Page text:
We’re probably going to look back on the first week to ten days of December as another episode of failed communications. I would argue that, by the end of the first week of December, it was pretty clear that two doses of mRNA vaccine, while pretty good at keeping people out of the hospital, did very little to prevent infection (estimates of protection from two doses are currently around 33%).
Yet instead of telling people who had two doses that they were essentially unprotected against infection (or at least much closer to that end of the spectrum), there were a lot of pieces arguing that traveling to see relatives would be fine. As some asshole with a blog noted last week, “Some People Who Believe They Were Being Cautious Weren’t as Cautious as They Believed They Were Being.” Would you eat in a restaurant, even in a city like New York where two doses are mandatory forr entrance, if you knew that most of the people in that restaurant were mostly unprotected? Or travel across country with connecting flights, hotel stays, and exposure to people in settings you can’t predict or control? I’m guessing some would have been far more cautious.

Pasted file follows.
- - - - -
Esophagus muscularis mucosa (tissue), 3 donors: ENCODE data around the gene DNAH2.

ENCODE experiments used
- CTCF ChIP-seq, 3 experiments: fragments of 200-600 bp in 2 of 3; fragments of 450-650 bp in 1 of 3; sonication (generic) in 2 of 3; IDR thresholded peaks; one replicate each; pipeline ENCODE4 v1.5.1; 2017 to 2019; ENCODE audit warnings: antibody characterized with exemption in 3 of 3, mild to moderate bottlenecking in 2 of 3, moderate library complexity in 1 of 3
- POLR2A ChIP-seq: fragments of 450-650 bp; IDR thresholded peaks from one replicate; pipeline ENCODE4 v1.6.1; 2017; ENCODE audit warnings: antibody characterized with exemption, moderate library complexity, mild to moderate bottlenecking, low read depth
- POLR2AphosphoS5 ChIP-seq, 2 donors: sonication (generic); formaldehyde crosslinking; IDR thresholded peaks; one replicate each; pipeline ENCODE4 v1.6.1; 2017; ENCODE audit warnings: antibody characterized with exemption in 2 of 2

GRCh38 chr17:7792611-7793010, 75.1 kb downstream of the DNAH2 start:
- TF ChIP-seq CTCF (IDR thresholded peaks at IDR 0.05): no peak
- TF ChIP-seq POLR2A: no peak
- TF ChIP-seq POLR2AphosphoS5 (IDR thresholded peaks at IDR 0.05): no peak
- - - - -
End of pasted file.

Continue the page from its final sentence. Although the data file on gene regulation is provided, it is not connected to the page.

The concern was, as best as I can tell, people who still aren’t vaccinated will use these concerns as an excuse to continue to remain unvaccinated. But if early data from D.C., one of the hotspots of Omicron*, are any indication, we were beginning to see more ‘fully vaccinated’ (i.e., mostly two doses, but some unknown number of people with three doses) people get infected. In other words, it looks like we’re moving back to a pandemic of the vaccinated (with two doses). We should have pressed hard–not wheedled, but made it clear in sharp terms–for third doses by making it clear what the stakes were.
So here we are. Hopefully, as awareness of the need for three doses sinks in, people will change their behavior and we’ll see a drop in prevalence.
*D.C. has a high uptake of two doses, but relatively few with three doses. Moreover, many have been vaccinated for four to six months (or longer), meaning that their protection was waning anyway. Yet it was pretty clear talking to people, especially younger people, that they were completely unaware of this.